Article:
The theme of this year’s Peer Review Week is ‘Recognition for review’. Though the value of peer review in academic journal publishing is well acknowledged, it seems that those who are performing the reviews are not being given the same recognition.
A 2015 survey by Wiley on the peer-review experience of journal reviewers has been interesting reading. The survey found that ‘reviewers strongly believe that reviewing is inadequately acknowledged at present’. The next sentence in the article is perhaps even more attention-grabbing to those of us involved in managing the journal peer-review process: ‘respondents say they would spend more time reviewing if their institution recognised this task’.
Finding suitable and willing reviewers is one of the most difficult and time-consuming tasks in editorial office. We need to find researchers who have the required expertise and who are willing to give up their time to evaluate an article. Last year, we received over 1600 reviews (new submissions only) across four journals for one client. For another client, we found reviewers for over 1400 articles over a 15-month period.
As peer review is, more often than not, unpaid and entirely voluntary, we feel that reviewers should absolutely be getting the recognition they deserve for their hours of service to the research community.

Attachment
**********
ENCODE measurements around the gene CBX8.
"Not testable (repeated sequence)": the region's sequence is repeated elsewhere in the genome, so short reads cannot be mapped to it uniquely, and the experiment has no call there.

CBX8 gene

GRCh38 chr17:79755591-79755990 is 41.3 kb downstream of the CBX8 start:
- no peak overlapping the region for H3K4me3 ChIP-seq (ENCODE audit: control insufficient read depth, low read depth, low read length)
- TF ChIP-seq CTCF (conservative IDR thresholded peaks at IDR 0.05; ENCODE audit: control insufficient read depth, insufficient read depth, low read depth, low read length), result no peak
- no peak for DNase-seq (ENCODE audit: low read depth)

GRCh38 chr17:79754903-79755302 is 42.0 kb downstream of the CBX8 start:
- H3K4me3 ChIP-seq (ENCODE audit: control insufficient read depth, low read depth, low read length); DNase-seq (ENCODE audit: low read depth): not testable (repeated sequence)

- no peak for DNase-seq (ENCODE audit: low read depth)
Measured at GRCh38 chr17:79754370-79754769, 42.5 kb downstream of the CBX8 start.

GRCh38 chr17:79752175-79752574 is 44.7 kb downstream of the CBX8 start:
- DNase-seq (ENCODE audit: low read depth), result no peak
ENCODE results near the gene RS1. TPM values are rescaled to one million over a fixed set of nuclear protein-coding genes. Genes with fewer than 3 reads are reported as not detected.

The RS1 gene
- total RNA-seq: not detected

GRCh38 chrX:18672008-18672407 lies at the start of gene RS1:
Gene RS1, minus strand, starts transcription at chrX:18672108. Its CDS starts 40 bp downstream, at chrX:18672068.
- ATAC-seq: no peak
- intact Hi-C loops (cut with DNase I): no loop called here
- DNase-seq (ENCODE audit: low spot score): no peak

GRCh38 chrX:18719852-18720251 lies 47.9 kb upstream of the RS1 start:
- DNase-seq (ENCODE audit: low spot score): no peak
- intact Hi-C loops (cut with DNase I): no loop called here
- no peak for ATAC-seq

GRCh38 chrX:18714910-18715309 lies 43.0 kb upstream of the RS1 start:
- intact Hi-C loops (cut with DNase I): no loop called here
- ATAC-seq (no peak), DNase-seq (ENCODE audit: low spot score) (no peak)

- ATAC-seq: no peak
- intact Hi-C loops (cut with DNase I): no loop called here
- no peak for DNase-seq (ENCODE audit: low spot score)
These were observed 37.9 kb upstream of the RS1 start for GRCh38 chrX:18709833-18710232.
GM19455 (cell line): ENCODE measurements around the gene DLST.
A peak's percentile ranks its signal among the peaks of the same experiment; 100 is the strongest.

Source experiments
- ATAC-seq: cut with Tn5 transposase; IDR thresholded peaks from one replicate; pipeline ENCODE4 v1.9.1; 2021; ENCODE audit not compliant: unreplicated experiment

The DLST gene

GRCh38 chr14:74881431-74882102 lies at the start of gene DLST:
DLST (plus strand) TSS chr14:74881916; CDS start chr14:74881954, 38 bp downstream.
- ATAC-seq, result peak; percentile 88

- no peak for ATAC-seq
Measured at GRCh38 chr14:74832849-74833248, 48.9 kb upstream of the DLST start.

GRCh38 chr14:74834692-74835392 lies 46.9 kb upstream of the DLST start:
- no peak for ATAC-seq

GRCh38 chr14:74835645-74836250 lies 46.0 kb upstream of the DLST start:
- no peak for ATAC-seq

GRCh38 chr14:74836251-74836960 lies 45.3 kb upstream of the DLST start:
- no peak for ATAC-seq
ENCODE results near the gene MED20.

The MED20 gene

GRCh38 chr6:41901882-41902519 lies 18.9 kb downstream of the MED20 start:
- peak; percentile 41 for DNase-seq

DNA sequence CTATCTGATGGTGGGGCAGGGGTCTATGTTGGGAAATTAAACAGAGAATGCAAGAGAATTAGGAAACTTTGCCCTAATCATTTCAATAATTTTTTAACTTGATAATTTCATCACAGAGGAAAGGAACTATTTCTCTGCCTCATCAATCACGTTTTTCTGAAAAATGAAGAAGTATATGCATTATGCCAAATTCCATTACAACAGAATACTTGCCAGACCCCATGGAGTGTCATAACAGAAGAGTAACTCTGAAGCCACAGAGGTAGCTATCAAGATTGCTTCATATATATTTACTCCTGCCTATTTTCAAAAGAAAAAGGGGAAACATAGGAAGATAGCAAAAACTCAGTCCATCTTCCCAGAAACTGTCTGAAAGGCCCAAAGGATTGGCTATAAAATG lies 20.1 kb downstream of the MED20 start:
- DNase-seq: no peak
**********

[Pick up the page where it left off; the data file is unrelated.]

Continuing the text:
But what is the best way of recognising reviewers? There are a few initiatives out there:
Acknowledgement: Reviewers can be acknowledged in the journal itself (for example, in an annual list of reviewers), or be given a certificate of review (something all of the journals we work for do, upon request).
Feedback: All of the journals we work for provide feedback to the reviewers. When the final decision is made, they are informed of the final outcome and are given the comments of the other reviewer(s), which can help them evaluate their own review and develop their reviewing skills.
Performance rewards: Awards and prizes can be given to the ‘best’ reviewers.
Credit: Performing reviews can earn accreditation points (for example, for organisations such as the CPD Certification Service) and completed reviews can be added to a reviewer’s profile on online peer-review recognition platforms such as Publons and Elsevier’s Reviewer Recognition.
Payment (cash): The journal and/or the publisher can pay money directly to the reviewer upon review completion.
Payment (in kind): The publisher can incentivise reviewers with Open Access publication discounts, colour printing discounts, free access to the journal for a set period of time or to a set number of articles, or book discounts (one of our clients currently offers a discount on book purchases for reviewers upon submitting their comments).
Our infographic shows which kinds of recognition reviewers like – and one in particular that they don’t appear to be interested in!